Executive Intelligence Review


Hoenig and Bair Warn Fed Is Letting Banks Bring on Collapse Again

April 30, 2018 (EIRNS)—Writing in Wall Street Journal April 26, outgoing FDIC Vice-Chairman Thomas Hoenig and former FDIC Chair Sheila Bair warned against the Federal Reserve plan to lower the biggest banks’ capital requirements, saying this risk model “failed to predict the 2008 collapse” and will do so again.

Hoenig and Bair wrote that, inevitably, the biggest bank holding companies will use the capital they no longer have to hold, under the Fed’s rule changes, to pay dividends or to invest in trading/broker-dealer speculation, not lending.

In 2004 investment banks were disastrously allowed to leverage themselves up to a debt-to-capital ratio of 30:1. As a result, Lehman, for example, was leveraged 38:1 by the time it failed and triggered general bank panic.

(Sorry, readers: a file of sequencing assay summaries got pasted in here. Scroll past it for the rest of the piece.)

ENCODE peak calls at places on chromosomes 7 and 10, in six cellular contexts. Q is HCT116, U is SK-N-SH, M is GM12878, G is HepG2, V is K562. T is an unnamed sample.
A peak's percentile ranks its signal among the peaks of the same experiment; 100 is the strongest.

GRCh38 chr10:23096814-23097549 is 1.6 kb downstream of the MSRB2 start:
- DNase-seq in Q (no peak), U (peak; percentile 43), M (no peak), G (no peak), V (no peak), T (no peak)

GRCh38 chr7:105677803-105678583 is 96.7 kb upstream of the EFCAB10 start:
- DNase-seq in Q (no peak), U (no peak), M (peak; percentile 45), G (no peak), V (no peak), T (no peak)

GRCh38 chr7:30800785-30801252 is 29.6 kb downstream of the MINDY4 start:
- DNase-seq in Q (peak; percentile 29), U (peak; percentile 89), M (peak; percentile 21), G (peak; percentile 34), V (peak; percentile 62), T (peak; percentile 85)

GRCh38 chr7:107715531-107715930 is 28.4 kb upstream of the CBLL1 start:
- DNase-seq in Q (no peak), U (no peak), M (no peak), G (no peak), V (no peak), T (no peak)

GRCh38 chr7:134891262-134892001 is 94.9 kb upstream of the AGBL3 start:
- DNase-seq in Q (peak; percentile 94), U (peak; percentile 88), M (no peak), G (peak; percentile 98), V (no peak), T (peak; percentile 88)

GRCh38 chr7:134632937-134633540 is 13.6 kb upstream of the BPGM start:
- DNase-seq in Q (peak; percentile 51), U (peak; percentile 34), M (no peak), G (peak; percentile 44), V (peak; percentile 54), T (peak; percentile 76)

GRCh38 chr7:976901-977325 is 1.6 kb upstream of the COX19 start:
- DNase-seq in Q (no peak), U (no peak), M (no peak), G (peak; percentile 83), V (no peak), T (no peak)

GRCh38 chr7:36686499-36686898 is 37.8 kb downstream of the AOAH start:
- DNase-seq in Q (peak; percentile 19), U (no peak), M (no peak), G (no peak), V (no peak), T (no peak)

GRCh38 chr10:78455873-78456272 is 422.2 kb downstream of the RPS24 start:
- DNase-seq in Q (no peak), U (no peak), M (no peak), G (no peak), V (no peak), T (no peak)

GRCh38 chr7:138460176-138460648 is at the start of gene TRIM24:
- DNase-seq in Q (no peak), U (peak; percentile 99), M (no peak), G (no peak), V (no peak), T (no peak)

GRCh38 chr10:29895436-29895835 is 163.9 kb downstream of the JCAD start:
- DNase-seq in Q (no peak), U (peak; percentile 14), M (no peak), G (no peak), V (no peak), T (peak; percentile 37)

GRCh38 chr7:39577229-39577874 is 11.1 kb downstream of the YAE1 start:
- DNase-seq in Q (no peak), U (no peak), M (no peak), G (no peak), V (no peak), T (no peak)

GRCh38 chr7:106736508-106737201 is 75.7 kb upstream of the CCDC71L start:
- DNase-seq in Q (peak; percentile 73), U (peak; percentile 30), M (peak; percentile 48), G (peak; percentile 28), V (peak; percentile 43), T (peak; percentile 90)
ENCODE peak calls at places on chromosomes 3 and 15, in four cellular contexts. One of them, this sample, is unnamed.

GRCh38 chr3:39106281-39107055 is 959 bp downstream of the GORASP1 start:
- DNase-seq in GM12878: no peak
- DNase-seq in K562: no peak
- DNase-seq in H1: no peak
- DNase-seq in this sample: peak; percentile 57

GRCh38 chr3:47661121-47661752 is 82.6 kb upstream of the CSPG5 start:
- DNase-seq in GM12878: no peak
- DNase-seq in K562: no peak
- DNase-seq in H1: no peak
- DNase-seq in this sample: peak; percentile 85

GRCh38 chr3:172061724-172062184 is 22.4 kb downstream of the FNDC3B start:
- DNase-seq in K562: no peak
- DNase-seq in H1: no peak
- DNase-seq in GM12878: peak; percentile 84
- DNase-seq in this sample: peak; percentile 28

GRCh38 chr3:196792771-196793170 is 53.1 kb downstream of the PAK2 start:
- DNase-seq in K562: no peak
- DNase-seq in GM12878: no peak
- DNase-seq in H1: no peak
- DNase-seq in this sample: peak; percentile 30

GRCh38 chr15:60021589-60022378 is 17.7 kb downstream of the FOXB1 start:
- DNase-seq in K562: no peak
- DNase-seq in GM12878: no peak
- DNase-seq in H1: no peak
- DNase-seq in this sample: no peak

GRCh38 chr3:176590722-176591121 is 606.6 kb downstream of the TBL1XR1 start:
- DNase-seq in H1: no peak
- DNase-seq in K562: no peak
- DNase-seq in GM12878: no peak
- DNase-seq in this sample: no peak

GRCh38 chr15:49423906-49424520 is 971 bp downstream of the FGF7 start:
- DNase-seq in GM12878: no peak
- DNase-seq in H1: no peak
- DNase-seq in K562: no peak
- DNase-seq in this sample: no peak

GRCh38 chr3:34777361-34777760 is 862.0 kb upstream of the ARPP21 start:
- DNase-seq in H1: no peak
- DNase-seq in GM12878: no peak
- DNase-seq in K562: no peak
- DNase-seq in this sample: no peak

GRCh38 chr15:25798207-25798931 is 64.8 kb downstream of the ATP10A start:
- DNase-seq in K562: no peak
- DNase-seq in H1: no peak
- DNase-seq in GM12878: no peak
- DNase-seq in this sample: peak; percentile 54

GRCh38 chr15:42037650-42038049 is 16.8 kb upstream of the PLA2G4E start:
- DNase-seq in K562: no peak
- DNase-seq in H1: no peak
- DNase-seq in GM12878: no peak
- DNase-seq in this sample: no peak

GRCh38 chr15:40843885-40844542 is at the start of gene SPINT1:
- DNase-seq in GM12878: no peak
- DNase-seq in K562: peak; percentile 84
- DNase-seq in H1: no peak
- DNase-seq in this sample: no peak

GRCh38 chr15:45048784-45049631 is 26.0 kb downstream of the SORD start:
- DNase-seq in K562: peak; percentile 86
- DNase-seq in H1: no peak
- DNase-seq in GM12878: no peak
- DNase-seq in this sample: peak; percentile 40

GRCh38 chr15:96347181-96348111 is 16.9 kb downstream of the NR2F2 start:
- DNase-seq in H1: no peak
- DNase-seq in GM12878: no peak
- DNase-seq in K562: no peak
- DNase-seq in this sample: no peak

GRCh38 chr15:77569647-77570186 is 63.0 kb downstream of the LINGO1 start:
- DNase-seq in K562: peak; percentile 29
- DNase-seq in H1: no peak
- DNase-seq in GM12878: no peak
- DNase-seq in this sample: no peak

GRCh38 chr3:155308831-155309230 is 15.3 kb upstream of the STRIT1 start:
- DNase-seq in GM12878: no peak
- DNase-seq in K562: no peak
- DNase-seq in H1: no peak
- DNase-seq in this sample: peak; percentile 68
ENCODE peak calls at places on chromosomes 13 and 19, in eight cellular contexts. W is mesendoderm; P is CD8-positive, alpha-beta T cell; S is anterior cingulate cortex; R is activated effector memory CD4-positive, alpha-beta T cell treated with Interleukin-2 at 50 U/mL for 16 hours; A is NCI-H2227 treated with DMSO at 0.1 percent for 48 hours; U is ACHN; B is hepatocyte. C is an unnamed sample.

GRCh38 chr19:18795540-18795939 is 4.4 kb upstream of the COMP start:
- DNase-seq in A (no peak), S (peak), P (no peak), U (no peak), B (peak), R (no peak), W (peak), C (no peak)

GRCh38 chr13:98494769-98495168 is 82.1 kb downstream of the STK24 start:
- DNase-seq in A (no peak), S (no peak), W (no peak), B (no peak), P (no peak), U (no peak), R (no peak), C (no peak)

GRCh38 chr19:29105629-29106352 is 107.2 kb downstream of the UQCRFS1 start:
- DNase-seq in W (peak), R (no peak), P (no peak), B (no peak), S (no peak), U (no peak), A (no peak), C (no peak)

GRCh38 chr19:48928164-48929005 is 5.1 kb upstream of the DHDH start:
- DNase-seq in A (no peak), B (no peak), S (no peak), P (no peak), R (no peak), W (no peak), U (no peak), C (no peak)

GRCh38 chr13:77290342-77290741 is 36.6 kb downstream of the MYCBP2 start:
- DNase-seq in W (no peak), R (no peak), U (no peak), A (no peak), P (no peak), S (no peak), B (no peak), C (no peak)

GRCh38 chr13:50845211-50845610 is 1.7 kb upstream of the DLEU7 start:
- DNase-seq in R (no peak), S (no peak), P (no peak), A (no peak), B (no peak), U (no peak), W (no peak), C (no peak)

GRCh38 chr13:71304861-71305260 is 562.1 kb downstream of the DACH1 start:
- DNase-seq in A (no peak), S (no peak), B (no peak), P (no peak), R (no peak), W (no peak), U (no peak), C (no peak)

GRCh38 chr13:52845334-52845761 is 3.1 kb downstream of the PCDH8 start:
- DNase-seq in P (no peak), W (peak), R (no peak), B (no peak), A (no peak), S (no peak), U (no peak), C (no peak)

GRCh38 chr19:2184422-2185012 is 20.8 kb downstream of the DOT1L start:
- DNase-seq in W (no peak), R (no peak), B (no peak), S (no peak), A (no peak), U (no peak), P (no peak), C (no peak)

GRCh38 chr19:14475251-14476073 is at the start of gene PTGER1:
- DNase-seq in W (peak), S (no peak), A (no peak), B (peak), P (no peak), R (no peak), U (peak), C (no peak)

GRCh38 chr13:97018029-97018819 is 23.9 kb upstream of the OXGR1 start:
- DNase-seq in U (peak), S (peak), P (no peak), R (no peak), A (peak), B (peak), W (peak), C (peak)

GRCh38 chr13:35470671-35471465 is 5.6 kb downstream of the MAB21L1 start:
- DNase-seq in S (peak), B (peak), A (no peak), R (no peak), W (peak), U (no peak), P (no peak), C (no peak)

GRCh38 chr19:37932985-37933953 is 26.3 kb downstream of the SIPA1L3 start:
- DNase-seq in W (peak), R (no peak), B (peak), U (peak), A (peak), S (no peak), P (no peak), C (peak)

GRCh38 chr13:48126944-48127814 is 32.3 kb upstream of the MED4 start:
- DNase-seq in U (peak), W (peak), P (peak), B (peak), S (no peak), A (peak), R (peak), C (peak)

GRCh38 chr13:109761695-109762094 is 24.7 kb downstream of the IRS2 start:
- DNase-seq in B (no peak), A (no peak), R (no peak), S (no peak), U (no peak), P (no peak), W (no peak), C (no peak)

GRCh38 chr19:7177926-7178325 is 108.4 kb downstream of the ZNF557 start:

“America’s biggest banks are among the most leveraged financial institutions operating in the country today,” they wrote.

“They are permitted to finance lending and other activities with 94 cents debt and only about 6 cents of tangible equity for every dollar in assets. Their profits are breaking records—for some, soaring 35% to an all-time high.... Therefore it concerns us that the Federal Reserve and the Office of the Comptroller of the Currency are weighing proposals that would permit further increases in bank leverage....

“The idea that lowering bank capital requirements boosts lending is urban legend. Ample research shows that banks with higher capital levels lend more, not less, through business cycles....

“Recall that at the start of the 2008 crisis the largest U.S. banks had tangible equity to assets of about 3%, or 97 cents of debt for every dollar of assets. They lost double their equity, and required trillions of dollars in liquidity and other assistance backed by taxpayers to bail them out and stabilize the economy. During that time their ability to lend fell as the threat of insolvency rose.”